Upon availability from the TEA, high school grade-level leaver data for both public and charter districts for school year 2021 could provide greater clarity on the pandemic’s impact on leavers from high schools in Dallas and surrounding counties. In the meantime, researchers can generally conclude, as evidenced by the Pulse Survey (Eggleston & Fields, 2021), that migration to homeschooling in the first stage of COVID-19 has not significantly obstructed high school enrollment or graduation numbers in the Dallas region. A shift from in-person schooling to a virtual environment during the height of the pandemic likely formed pseudo-homeschooling spaces for students and eliminated the need to exit from public and charter schools.

Figure 6: Leavers to Home School at End of Spring Term by County

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Note: 2018-2020 leaver data from Texas Education Agency (TEA, 2017-2018, 2022b; TEA, 2018-2019, 2022c; TEA, 2019-2020, 2022d); aggregated by grades 9-12; includes charter schools.

Next Steps

Understanding the link between anticipated high school graduates in the Dallas College region, how many of those will come to the Institution, and the extent to which the pandemic has influenced and will influence this process is a complex undertaking. According to available data, COVID-19 has not significantly affected public and charter high school enrollment and, therefore, has not impacted graduation counts from these institutions. Whether or not this percentage increased with the continuation of the pandemic can be determined when more current leavers data from 2021 are released by the TEA. While it is anticipated that the pandemic will impact secondary and postsecondary student outcomes, the data will not reflect these effects for several years (Seltzer, 2020).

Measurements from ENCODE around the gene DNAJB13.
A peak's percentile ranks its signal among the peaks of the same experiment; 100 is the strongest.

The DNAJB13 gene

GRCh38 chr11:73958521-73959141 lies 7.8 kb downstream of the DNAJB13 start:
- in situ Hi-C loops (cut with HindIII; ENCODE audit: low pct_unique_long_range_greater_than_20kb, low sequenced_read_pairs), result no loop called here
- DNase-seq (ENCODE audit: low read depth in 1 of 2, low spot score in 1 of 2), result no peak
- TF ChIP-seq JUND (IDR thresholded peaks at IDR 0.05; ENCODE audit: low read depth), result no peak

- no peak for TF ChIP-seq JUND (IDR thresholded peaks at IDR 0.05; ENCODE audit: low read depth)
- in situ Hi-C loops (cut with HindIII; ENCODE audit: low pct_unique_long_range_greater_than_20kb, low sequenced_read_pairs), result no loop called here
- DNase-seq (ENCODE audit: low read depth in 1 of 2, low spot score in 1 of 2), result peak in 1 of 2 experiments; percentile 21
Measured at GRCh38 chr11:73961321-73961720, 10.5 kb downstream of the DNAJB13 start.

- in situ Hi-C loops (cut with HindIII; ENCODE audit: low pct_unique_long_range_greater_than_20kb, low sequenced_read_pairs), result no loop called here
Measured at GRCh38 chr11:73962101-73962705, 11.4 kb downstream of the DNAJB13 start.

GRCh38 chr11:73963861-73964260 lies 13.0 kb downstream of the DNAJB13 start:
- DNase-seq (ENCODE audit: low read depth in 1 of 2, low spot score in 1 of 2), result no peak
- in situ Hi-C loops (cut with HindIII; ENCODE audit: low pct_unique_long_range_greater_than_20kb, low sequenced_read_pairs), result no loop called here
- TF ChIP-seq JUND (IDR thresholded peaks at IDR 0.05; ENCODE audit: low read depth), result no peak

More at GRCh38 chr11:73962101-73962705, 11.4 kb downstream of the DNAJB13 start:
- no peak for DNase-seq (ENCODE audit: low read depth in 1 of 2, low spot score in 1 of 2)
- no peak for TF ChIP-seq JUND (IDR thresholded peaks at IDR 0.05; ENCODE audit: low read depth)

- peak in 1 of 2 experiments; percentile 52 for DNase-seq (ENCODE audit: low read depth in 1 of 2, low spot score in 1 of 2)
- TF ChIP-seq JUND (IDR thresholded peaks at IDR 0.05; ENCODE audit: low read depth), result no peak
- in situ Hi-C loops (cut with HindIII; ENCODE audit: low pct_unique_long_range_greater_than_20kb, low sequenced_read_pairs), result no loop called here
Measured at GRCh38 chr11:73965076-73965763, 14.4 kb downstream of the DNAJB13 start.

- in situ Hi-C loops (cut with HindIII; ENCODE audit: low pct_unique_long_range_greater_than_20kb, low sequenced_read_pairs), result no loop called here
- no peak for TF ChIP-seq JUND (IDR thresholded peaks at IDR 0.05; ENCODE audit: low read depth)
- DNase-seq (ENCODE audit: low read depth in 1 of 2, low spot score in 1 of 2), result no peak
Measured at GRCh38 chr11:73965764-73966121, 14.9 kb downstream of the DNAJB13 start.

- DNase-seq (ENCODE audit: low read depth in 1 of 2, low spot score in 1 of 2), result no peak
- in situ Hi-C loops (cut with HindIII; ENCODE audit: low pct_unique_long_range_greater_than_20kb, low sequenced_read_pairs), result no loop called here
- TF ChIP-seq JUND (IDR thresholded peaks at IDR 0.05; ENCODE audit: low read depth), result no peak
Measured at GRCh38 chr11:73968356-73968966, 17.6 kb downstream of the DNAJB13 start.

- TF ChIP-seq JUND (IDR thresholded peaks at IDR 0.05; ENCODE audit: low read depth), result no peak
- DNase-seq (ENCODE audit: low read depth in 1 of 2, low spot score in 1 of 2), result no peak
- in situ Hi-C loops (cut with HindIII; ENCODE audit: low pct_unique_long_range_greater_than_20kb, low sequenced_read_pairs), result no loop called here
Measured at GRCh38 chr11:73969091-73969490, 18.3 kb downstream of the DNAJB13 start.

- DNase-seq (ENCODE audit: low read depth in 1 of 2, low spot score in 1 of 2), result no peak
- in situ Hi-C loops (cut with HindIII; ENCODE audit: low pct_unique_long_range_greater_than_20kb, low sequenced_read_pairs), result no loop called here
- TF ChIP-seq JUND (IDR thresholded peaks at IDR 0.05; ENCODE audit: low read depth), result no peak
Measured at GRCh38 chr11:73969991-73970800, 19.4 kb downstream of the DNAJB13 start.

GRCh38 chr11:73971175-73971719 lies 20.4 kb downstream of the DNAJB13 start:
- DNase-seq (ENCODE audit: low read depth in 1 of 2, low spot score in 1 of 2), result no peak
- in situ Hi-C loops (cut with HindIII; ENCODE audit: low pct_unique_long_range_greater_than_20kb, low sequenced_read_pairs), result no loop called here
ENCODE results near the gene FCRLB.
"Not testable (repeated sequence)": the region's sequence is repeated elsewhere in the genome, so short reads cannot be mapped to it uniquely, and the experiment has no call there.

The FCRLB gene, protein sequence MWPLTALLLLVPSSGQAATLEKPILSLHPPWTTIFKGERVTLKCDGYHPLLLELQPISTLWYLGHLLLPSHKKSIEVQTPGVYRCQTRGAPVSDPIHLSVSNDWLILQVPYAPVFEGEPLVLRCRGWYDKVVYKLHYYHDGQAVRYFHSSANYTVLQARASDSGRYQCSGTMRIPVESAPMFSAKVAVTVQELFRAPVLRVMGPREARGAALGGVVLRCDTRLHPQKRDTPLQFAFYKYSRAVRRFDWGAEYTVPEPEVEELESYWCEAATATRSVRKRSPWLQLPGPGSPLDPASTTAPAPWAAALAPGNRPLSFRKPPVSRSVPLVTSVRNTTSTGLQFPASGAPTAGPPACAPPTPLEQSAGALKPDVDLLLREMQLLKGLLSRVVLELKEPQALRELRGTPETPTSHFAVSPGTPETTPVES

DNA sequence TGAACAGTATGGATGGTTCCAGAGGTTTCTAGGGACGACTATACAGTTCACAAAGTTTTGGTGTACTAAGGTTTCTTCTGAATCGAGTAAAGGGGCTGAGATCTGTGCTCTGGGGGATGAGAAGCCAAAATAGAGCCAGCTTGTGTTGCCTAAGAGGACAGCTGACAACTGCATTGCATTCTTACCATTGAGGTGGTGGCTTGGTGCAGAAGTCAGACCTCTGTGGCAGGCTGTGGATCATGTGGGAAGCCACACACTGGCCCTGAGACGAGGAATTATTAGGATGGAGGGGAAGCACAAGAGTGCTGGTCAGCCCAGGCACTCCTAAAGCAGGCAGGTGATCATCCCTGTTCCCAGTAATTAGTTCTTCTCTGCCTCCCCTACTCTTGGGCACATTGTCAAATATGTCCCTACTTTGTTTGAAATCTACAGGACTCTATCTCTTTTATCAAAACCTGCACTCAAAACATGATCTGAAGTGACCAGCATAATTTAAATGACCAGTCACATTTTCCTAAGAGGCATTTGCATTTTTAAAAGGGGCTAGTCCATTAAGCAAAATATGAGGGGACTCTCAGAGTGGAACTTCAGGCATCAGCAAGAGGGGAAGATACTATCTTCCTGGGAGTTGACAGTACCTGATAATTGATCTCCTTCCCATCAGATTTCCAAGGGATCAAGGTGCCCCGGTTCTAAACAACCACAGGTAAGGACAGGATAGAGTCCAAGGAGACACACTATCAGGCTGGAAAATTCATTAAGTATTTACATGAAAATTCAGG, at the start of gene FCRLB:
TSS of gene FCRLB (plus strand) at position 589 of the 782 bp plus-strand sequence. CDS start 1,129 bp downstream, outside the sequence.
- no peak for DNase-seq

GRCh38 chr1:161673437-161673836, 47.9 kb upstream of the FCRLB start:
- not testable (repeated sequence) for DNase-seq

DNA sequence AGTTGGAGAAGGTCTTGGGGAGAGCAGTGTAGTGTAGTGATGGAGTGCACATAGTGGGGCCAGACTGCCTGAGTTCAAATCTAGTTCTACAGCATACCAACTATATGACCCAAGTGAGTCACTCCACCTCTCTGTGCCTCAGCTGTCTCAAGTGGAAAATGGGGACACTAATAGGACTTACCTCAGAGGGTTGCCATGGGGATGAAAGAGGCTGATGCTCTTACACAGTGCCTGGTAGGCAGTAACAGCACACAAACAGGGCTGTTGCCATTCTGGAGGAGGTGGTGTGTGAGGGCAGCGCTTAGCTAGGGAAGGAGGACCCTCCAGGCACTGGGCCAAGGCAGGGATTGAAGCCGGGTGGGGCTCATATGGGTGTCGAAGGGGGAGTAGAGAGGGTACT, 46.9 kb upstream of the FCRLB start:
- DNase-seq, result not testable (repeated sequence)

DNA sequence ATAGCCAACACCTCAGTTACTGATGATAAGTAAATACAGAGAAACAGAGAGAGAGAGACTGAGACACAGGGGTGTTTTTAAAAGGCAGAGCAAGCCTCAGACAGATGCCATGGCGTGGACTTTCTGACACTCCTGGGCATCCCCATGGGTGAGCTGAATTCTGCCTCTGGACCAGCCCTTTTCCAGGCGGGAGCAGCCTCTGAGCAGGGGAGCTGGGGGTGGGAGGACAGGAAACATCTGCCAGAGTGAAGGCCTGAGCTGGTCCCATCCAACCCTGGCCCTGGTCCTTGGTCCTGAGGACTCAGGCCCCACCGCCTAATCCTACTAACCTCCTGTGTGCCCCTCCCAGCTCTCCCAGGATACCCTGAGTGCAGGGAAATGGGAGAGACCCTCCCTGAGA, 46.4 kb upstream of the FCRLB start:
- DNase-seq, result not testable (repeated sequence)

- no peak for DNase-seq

Figure 7: Dallas County High School Data: Headcounts of Graduates and Entrants to Dallas College

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Note: Total number of high school graduates from Texas Education Agency (2012-2021). 2021 counts of graduates entering Dallas College (Dallas College, n.d.).

Figure 7 summarizes trends occurring among Dallas County high school graduates and entrants to Dallas College. The immediate college-going rates depict that approximately one-fifth of Dallas County high school graduates enter Dallas College in the fall directly after spring graduation. While this rate has slightly fluctuated during the eight-year period captured in the figure (even increasing to one-quarter in 2019), there appears to be a gradual decline in the immediate college-going rate post-2019, which is likely due to COVID-19 and its negative impact on students’ decisions to attend college. Although high school graduation numbers in 2020 and 2021 did not decrease considerably, college entry shows to have declined in greater proportion. Next steps in the research are to longitudinally examine immediate college-going rates in the Dallas College region with more granular, district-level data to determine variances in entry to Dallas College, entry to other in-state institutions, and no immediate college entry.